Day Traders Diary
Stocks went on another roller coaster ride on Tuesday, but, unlike Monday, this ride left the major indices solidly higher.
The Dow Jones Industrial Average jumped 2.3%, the Nasdaq Composite climbed 2.1%, and the S&P 500 advanced 1.7%, ending near the top of their trading ranges, which were quite large; at its worst mark of the day, the S&P 500 was down 2.1% and, at its best, held a gain of 2.0%. The market was very volatile, weathering several sharp reversals.
Tuesday's advance put a sizable dent in Monday's decline, but the major averages are still solidly lower for the week, showing losses between 1.7% and 2.4%.
Nine of eleven sectors finished in positive territory, with cyclical groups setting the pace--a possible sign that investors are shifting their focus back to the fundamentals, including an upbeat economic growth outlook that is expected to translate into impressive earnings growth.
The top-weighted technology space (+2.8%) showed particular strength. Within the group, chipmakers were strong, evidenced by the 3.7% increase in the Philadelphia Semiconductor Index, after Micron (MU 43.88, +4.48) raised its profit and sales guidance for the current quarter; MU shares jumped 11.4%. Heavyweights like Apple (AAPL 163.03, +6.54), Microsoft (MSFT 91.33, +3.33), Facebook (FB 185.31, +4.05), and Alphabet (GOOGL 1084.43, +22.04) also had solid showings, adding between 2.1% and 4.2%.
General Motors (GM 41.86, +2.32) led the consumer discretionary sector (+2.5%) higher, climbing 5.9%, after reporting better-than-expected earnings for the fourth quarter and reaffirming its guidance for fiscal year 2018. The group's largest component by market cap--Amazon (AMZN 1442.84, +52.84)--also outperformed, adding 3.8%.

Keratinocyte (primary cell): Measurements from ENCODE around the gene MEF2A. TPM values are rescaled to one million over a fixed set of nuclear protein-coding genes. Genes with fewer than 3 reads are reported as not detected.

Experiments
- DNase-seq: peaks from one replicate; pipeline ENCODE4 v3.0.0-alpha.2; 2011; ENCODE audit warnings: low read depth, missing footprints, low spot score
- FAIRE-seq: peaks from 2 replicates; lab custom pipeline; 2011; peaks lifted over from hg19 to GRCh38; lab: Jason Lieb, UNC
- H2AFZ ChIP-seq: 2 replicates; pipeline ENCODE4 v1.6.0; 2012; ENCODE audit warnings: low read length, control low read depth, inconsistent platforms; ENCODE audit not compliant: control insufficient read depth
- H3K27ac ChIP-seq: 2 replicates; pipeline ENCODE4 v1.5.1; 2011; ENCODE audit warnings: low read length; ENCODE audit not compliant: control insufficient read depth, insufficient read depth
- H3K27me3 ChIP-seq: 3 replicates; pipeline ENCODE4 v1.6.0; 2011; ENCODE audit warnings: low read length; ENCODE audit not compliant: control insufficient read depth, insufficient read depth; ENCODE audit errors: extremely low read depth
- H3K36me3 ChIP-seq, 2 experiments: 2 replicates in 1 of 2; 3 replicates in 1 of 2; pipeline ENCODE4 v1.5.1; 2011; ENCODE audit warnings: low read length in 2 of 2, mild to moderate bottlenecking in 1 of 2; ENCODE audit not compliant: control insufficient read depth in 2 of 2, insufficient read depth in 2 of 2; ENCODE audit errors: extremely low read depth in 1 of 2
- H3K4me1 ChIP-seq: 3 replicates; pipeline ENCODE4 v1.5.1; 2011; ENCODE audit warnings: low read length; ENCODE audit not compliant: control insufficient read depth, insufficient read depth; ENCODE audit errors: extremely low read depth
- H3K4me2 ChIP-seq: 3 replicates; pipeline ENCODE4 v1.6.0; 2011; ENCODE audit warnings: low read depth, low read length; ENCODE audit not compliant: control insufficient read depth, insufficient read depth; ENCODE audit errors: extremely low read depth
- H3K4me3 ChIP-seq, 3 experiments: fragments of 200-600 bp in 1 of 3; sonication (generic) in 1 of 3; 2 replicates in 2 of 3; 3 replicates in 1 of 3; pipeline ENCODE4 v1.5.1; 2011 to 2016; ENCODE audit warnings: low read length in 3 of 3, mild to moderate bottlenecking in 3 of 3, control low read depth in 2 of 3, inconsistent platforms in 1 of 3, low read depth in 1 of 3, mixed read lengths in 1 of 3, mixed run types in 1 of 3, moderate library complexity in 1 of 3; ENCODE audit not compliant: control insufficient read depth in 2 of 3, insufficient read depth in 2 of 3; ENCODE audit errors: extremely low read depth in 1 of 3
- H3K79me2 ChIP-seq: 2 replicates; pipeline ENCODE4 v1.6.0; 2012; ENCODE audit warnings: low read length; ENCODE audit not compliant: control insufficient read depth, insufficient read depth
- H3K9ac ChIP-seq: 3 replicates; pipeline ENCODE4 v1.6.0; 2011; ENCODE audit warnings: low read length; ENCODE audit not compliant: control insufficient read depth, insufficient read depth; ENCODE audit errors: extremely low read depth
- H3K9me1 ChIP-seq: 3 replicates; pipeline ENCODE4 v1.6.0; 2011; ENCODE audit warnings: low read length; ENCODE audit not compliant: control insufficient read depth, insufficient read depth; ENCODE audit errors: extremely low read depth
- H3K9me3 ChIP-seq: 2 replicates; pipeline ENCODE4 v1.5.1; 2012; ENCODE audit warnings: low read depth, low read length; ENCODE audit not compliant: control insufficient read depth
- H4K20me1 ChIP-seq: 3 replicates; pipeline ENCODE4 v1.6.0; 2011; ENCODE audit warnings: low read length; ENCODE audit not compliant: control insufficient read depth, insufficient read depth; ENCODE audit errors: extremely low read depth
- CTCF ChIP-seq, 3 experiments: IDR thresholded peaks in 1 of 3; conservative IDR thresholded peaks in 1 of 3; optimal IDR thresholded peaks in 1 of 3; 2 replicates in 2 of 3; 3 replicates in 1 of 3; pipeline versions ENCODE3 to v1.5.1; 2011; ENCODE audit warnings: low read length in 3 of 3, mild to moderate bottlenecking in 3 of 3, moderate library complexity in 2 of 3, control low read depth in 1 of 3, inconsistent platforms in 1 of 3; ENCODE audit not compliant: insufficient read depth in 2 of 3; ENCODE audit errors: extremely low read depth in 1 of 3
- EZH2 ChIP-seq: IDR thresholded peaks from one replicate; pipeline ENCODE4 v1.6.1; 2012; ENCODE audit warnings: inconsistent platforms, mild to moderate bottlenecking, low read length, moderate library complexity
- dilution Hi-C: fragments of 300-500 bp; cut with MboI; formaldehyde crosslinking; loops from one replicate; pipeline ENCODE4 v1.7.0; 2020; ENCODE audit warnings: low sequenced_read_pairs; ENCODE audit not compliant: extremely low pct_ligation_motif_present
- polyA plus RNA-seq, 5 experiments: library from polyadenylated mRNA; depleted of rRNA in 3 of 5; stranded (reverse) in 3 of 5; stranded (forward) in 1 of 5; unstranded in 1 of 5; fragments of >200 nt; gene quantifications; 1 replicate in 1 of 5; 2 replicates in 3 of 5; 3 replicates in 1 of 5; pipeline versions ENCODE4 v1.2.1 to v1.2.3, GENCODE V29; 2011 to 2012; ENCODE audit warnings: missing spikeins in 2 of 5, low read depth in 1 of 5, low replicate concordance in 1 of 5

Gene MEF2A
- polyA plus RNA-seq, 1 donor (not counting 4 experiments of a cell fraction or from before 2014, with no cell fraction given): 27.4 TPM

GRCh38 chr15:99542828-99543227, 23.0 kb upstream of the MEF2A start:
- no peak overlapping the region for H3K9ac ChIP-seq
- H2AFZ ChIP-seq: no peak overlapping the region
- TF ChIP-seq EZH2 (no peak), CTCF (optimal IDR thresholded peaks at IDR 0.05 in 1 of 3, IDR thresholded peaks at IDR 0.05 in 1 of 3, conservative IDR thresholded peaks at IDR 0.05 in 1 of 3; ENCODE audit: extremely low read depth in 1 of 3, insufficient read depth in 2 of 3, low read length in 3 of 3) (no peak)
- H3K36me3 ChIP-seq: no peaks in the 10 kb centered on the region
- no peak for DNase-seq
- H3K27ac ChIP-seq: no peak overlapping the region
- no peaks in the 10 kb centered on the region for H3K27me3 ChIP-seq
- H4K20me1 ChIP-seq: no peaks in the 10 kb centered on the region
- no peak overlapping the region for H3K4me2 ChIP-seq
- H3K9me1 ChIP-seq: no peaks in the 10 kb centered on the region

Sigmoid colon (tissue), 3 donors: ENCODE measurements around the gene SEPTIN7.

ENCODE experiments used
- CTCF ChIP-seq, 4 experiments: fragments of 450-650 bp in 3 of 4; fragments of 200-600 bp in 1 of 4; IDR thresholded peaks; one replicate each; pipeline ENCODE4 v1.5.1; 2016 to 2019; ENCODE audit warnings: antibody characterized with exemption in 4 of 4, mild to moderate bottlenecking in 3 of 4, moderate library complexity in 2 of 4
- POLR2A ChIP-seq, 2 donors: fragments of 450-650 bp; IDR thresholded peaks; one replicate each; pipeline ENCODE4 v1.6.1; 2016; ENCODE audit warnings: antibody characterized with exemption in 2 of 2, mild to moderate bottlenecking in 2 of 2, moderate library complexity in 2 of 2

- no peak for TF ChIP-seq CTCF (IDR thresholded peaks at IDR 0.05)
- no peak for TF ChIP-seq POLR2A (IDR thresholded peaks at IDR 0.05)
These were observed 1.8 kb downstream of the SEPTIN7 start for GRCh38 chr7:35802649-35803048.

The materials sector (+2.8%) also had a solid day, with DowDuPont (DWDP 71.89, +4.05) rallying 6.0%.
On the downside, the rate-sensitive utilities (-1.5%) and real estate (-0.2%) sectors declined on Tuesday as Treasury yields bounced back from their overnight lows. Yields still settled mostly lower though, with the benchmark 10-yr yield slipping two basis points to 2.77%. The 10-yr yield was down as much as 14 basis points overnight.
Meanwhile, the CBOE Volatility Index (VIX 30.14, -7.18), often referred to as the "investor fear gauge," dropped 19.2% after surging more than 100% on Monday.
Elsewhere, equity indices in the Asia-Pacific region finished Tuesday lower, with Japan's Nikkei, Hong Kong's Hang Seng, and China's Shanghai Composite losing between 3.4% and 5.1%, as did the major European bourses; Germany's DAX, the UK's FTSE, and France's CAC lost between 2.2% and 2.8%.
In Washington, Politico reported that the Senate is nearing an agreement on a two-year spending deal that would increase spending levels for both domestic and defense programs. Congressional leaders are expected to stick said budget deal into a funding bill that the House plans to vote on tonight and get lawmakers to pass the combined measure before funding runs out at midnight on Thursday.
It's worth noting that these bills don't address immigration. Lawmakers expect to begin working on immigration after getting past the upcoming spending deadline.
Reviewing Tuesday's economic data, which included the December Trade Balance and the December Job Openings and Labor Turnover Survey:
The December trade balance showed a deficit of $53.1 billion (Briefing.com consensus -$52.3 billion). The November deficit was revised to $50.4 billion from $50.5 billion.
The December trade deficit was the largest since October 2008 and it revealed increased trade deficits with the European Union and China. The key takeaway from the report, then, is that it is apt to feed concerns about protectionist trade policies being adopted in an attempt to narrow those trade deficits.
The December Job Openings and Labor Turnover Survey showed that job openings decreased to 5.811 million from a revised 5.978 million (from 5.879 million) in November.
Headlines provided by Briefing.com